South Korean officials have defended the country's makers of solar cells against a possible safeguard action by the United States during a public hearing, the foreign ministry said Thursday.
A team of government officials from the foreign and trade ministries in charge of import regulations in overseas markets participated in the hearing in Washington on Tuesday (local time), according to the ministry.
The hearing is part of a safeguard investigation by the U.S. International Trade Commission (ITC) into crystalline silicon photovoltaic cells imported from foreign countries, including South Korea.
A safeguard action is taken to protect a domestic industry from a sudden jump in imports causing or threatening damage to domestic production.
They demanded the ITC not take a safeguard action, and argued that such a step could dampen the whole related industry and have side effects, such as causing people to lose jobs.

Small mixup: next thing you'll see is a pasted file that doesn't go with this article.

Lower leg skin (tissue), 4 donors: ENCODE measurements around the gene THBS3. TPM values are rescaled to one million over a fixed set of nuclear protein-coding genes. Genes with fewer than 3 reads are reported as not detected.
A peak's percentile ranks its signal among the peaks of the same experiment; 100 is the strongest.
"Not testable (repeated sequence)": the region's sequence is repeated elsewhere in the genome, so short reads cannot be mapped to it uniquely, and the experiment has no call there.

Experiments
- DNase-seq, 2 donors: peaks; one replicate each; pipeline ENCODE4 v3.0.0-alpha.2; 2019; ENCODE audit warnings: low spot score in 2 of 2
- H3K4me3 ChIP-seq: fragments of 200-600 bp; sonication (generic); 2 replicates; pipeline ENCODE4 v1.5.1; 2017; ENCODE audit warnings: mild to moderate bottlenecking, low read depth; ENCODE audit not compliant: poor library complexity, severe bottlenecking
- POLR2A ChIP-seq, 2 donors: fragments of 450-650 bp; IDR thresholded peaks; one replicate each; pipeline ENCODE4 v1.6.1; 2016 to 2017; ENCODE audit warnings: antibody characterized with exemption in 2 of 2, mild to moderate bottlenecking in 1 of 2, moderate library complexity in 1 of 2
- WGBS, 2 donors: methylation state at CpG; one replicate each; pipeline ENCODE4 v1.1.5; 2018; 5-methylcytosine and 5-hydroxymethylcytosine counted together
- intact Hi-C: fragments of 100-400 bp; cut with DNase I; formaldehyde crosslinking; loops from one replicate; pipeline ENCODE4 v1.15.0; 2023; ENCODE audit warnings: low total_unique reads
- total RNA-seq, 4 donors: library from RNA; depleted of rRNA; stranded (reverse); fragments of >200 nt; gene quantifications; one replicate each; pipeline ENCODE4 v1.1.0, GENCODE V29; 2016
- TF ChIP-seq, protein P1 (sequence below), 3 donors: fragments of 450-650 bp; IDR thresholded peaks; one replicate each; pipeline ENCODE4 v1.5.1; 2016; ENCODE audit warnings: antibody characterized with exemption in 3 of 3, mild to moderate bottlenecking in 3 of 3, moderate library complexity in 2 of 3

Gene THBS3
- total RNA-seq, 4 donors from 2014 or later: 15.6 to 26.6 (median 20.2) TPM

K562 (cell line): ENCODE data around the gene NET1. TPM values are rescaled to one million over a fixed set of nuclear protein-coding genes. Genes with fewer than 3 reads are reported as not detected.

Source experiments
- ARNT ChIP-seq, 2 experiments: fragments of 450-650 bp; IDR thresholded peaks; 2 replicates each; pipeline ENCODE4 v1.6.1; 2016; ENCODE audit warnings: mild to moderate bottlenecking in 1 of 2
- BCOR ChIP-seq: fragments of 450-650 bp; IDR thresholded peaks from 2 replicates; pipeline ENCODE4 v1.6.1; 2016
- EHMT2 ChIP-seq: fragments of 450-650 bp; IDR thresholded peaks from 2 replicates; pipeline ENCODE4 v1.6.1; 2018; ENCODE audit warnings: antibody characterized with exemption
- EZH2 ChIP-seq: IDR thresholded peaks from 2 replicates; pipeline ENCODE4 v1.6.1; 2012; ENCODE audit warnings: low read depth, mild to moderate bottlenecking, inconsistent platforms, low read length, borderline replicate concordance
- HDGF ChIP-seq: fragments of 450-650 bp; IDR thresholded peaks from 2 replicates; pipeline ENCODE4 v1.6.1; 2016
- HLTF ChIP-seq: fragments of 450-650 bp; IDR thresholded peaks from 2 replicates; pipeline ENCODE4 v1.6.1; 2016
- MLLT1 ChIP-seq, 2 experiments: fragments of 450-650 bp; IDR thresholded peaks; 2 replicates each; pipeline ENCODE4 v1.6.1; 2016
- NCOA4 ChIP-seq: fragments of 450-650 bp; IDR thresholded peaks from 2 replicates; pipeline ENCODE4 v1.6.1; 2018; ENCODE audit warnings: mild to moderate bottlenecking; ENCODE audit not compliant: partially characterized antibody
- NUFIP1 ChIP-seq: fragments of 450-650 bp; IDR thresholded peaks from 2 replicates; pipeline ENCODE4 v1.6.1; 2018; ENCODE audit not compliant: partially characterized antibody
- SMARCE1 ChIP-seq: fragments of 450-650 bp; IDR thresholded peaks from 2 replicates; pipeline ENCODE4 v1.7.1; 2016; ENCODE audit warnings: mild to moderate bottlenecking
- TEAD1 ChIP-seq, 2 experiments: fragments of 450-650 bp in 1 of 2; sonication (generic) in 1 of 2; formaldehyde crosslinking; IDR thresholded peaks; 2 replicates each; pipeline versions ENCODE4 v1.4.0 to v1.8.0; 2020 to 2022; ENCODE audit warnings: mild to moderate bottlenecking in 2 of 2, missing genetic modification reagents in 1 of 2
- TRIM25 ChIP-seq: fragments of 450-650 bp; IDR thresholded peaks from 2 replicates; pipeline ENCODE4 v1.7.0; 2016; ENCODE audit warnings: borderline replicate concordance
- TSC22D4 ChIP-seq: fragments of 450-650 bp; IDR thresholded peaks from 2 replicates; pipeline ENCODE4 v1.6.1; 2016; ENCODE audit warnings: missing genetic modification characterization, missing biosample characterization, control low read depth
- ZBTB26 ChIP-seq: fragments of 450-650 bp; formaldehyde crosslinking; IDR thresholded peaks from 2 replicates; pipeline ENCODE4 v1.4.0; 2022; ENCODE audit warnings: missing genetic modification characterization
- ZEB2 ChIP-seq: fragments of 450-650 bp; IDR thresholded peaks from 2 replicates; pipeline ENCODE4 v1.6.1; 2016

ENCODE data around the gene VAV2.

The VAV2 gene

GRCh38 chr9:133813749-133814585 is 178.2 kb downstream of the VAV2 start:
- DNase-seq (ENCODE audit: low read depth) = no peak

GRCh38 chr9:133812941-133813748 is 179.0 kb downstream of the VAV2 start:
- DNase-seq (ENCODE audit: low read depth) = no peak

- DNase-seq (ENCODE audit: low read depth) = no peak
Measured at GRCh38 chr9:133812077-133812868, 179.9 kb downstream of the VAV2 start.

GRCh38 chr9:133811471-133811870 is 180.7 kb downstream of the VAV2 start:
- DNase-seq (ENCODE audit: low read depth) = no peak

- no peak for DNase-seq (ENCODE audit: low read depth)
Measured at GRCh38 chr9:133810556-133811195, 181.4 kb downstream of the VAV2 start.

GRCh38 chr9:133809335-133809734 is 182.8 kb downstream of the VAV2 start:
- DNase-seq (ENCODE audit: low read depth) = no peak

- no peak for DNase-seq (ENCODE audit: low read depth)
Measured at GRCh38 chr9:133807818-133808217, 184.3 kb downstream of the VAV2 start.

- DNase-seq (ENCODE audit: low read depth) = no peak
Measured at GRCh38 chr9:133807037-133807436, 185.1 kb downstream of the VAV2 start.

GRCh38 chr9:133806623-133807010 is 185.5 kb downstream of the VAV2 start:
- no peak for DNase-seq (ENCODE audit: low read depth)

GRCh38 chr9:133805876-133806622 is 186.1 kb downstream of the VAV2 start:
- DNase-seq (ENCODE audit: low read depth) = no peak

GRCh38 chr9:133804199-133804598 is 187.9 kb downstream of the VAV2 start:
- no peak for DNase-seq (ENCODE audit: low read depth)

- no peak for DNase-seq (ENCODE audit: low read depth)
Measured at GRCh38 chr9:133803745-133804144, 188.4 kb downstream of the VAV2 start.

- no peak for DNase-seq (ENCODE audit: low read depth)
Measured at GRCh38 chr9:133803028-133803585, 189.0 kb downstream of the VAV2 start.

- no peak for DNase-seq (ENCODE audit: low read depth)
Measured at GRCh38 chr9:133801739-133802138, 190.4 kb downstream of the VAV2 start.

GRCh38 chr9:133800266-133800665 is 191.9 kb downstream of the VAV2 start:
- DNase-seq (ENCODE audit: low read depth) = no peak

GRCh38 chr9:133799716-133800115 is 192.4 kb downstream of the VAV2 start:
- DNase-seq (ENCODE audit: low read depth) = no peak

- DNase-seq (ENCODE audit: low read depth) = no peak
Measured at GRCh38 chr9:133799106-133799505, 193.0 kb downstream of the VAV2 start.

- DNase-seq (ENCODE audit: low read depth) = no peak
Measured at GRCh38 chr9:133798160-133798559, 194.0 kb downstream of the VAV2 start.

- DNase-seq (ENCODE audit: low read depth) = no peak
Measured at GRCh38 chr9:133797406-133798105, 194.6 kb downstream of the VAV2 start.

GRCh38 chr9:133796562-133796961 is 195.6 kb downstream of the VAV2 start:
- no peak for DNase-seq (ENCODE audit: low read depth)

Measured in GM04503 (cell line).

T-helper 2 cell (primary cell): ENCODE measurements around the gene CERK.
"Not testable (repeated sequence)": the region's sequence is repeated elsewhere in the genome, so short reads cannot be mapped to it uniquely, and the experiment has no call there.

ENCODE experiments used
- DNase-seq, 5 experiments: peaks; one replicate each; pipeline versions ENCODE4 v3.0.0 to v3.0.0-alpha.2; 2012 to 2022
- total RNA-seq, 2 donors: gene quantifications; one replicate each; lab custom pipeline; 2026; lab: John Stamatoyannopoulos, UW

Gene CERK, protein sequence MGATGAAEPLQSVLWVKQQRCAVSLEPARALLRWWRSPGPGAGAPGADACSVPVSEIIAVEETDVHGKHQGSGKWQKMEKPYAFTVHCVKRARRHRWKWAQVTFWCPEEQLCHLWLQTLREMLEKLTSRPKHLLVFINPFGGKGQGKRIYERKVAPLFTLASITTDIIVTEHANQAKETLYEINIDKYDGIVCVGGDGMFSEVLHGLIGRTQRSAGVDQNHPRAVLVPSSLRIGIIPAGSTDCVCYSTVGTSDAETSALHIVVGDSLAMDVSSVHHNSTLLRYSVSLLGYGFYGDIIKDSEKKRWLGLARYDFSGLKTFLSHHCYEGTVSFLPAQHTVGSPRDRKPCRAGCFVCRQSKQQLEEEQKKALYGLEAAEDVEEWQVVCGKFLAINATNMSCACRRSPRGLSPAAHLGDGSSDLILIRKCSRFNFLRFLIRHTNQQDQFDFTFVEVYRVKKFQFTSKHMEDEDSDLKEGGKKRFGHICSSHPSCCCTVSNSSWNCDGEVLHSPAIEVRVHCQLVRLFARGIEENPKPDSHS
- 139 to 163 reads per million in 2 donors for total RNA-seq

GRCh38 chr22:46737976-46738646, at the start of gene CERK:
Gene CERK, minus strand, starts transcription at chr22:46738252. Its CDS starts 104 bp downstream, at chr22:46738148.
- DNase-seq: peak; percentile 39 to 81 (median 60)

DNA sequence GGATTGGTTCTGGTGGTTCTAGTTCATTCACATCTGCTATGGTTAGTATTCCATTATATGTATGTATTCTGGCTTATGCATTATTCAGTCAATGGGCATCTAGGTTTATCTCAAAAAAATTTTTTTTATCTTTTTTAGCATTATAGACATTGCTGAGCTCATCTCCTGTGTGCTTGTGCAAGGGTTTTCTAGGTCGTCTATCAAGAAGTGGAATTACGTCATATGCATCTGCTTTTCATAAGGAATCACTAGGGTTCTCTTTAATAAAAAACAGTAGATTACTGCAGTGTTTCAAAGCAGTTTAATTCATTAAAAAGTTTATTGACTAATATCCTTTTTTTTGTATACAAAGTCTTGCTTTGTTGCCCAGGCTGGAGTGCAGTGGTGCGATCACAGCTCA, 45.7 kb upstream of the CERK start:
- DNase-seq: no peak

They also called for the trade commission to exclude South Korean companies that sell products U.S. firms do not produce from any such action.
The hearing was also attended by the U.S. Solar Energy Industries Association that joined the Korean officials in opposing an action that would hurt the industry.
The hearing is the second of its kind following one held Aug. 15.
Based on the outcome of those hearings, the ITC will make a determination on the issue by Nov. 13. The U.S. administration will unveil its detailed steps in January.
South Korean companies sold US$1.3 billion worth of solar cells in the U.S. in 2016, the third-largest exports following their Malaysian and Chinese rivals. (Yonhap)
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